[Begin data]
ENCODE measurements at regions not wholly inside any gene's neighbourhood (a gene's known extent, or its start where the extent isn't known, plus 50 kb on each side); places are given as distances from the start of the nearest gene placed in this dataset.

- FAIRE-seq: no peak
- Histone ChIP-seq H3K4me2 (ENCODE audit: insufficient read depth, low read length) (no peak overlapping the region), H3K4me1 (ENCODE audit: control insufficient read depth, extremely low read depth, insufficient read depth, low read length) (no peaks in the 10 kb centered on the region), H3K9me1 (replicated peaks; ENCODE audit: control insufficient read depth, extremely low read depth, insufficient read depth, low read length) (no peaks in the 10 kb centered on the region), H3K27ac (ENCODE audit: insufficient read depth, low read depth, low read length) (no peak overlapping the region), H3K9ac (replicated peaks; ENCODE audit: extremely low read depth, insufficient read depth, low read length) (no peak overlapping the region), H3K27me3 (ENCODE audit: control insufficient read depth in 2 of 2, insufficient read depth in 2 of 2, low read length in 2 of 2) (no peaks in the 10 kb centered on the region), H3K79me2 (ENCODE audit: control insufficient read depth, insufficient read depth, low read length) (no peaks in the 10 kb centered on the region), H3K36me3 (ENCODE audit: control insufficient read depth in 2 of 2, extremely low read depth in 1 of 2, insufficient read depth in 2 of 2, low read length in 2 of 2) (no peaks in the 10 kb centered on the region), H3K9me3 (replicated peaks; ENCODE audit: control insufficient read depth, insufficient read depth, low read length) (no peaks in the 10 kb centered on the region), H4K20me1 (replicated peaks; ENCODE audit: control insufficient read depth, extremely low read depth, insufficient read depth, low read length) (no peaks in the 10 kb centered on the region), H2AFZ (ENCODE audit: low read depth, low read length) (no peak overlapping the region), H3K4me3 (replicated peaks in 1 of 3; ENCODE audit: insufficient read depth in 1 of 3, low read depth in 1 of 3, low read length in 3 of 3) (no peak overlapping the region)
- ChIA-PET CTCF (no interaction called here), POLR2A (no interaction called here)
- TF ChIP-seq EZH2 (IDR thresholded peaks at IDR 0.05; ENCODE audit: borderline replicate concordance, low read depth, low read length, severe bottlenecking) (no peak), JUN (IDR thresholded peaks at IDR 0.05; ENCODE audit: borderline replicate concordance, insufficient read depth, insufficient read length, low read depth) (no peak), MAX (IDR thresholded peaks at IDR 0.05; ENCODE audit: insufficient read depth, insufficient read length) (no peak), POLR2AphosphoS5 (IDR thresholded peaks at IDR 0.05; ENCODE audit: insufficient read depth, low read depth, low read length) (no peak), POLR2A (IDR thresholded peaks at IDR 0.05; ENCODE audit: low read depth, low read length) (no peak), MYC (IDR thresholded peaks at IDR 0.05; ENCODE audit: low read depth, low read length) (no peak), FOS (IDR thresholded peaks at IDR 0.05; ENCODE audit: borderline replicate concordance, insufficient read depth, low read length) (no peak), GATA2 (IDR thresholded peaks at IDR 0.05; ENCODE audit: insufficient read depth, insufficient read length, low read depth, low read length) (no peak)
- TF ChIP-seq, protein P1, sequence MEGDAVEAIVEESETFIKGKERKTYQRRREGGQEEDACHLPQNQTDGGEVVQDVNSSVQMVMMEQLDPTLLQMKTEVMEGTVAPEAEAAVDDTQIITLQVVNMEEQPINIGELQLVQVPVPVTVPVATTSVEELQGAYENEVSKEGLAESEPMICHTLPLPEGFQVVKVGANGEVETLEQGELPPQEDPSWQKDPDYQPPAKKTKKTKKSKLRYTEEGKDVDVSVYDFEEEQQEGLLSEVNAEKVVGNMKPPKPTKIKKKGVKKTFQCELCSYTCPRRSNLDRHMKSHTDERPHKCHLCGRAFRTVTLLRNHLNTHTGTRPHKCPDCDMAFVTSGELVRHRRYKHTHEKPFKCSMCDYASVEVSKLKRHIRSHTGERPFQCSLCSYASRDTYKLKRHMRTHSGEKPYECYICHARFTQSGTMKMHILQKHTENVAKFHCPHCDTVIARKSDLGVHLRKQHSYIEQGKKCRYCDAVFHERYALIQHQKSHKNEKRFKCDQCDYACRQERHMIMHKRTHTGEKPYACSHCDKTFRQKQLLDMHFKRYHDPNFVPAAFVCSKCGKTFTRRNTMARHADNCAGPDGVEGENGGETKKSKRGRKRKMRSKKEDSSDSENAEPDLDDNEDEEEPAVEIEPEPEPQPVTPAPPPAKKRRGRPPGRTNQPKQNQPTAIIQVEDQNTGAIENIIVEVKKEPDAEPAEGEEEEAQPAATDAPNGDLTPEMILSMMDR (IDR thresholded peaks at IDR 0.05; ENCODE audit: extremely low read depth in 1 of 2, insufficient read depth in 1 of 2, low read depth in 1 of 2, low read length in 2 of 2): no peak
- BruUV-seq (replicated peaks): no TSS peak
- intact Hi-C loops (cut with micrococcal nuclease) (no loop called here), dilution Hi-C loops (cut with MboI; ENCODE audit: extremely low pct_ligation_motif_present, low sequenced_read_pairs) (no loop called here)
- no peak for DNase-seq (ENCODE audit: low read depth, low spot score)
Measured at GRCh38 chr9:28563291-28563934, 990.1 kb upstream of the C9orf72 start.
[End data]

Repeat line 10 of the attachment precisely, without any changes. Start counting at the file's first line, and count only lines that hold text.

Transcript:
Measured at GRCh38 chr9:28563291-28563934, 990.1 kb upstream of the C9orf72 start.